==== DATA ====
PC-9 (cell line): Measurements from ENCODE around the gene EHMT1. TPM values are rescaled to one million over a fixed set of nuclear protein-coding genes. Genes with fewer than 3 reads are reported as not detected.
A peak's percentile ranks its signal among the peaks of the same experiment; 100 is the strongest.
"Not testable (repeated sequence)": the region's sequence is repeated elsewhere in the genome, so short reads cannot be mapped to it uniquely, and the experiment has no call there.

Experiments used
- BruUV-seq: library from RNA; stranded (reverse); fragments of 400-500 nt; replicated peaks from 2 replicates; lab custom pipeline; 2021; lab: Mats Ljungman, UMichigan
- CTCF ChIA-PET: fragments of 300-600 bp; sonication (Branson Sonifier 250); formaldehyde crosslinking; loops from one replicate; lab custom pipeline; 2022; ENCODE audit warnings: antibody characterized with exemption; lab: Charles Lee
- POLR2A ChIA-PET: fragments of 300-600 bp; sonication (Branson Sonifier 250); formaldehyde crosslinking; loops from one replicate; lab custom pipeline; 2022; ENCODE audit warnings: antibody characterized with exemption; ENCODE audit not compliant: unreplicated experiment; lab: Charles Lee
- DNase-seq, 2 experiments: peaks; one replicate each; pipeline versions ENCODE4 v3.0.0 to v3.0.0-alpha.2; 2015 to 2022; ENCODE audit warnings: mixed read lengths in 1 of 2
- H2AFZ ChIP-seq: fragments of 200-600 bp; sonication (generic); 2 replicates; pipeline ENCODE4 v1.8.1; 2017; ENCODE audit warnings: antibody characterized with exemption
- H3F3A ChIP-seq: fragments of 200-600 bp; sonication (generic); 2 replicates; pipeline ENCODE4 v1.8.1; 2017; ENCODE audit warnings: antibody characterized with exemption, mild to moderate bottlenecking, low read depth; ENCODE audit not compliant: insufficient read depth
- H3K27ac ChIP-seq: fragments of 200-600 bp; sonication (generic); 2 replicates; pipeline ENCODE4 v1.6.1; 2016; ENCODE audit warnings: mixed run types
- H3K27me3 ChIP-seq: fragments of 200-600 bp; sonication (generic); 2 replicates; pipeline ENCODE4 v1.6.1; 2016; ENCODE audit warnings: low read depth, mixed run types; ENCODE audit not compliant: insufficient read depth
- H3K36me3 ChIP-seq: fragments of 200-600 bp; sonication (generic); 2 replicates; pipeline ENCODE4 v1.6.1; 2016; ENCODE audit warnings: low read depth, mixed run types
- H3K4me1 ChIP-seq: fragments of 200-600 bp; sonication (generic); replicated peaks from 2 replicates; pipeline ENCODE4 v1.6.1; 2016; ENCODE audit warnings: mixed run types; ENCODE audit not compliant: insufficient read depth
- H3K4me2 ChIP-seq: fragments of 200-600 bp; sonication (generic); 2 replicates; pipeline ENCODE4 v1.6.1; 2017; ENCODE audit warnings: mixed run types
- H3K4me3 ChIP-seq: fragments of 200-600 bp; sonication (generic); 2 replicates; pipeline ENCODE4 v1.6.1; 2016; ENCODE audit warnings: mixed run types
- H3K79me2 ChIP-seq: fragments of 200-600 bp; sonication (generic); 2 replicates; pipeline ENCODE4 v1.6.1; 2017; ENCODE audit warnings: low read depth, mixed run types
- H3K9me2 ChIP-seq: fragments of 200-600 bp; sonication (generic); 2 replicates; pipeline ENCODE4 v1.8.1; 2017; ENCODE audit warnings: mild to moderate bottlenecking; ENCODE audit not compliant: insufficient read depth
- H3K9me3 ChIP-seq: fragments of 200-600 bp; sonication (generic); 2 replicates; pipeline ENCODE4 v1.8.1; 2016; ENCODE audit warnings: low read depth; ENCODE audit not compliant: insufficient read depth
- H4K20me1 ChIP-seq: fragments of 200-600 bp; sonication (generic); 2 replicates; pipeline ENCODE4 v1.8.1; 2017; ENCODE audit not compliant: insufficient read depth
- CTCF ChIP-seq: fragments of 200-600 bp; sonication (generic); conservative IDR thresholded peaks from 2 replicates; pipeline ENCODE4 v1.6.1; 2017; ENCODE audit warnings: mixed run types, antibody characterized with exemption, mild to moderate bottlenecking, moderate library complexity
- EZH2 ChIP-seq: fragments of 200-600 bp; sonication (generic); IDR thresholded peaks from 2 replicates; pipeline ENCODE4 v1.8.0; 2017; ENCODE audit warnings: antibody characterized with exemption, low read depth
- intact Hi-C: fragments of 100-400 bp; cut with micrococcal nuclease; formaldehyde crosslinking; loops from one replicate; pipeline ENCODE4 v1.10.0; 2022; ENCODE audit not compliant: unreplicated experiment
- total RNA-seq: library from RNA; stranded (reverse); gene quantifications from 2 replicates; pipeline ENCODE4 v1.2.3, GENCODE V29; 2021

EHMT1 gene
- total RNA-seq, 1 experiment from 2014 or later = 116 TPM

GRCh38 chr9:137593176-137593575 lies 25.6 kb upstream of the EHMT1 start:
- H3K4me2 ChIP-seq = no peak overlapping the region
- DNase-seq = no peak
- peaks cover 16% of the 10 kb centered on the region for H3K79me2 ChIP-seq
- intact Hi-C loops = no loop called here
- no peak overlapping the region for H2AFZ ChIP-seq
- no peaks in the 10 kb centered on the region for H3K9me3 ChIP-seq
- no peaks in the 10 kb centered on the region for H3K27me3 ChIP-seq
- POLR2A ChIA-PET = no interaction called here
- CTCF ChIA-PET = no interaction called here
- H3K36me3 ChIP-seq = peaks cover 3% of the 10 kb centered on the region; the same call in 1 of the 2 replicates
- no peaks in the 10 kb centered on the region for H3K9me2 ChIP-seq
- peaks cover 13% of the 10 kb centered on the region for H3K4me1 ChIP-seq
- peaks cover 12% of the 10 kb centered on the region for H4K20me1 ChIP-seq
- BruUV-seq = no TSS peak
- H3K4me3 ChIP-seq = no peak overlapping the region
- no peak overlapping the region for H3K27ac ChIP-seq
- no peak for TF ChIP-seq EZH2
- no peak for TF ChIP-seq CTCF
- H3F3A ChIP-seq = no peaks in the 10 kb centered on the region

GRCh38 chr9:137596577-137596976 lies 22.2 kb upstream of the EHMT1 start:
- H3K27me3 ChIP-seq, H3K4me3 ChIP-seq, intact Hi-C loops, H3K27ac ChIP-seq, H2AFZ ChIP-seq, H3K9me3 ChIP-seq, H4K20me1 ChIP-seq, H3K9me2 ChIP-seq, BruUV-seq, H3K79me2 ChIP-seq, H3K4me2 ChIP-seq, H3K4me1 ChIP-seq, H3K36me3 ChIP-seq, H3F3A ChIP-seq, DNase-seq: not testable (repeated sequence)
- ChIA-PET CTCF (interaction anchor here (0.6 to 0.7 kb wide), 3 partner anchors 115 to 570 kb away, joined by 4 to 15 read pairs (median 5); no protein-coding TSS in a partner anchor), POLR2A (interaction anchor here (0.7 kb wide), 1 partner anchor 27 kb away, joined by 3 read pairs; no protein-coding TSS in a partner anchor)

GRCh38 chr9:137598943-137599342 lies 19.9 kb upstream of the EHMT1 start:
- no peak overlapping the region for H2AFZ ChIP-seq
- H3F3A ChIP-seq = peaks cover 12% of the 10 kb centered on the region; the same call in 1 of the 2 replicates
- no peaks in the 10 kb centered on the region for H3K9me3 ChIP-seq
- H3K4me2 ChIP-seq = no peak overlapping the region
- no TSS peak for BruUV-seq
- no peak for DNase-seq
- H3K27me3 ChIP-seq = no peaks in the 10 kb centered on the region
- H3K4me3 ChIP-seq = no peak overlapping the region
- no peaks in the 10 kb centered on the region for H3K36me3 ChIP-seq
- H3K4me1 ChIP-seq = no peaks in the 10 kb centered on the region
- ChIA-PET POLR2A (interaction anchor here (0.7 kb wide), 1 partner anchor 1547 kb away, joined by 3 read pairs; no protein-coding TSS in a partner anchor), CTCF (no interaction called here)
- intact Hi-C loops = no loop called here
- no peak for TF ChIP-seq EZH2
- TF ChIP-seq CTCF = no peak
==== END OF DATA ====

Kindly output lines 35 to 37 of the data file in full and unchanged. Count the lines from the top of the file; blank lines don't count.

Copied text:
- POLR2A ChIA-PET = no interaction called here
- CTCF ChIA-PET = no interaction called here
- H3K36me3 ChIP-seq = peaks cover 3% of the 10 kb centered on the region; the same call in 1 of the 2 replicates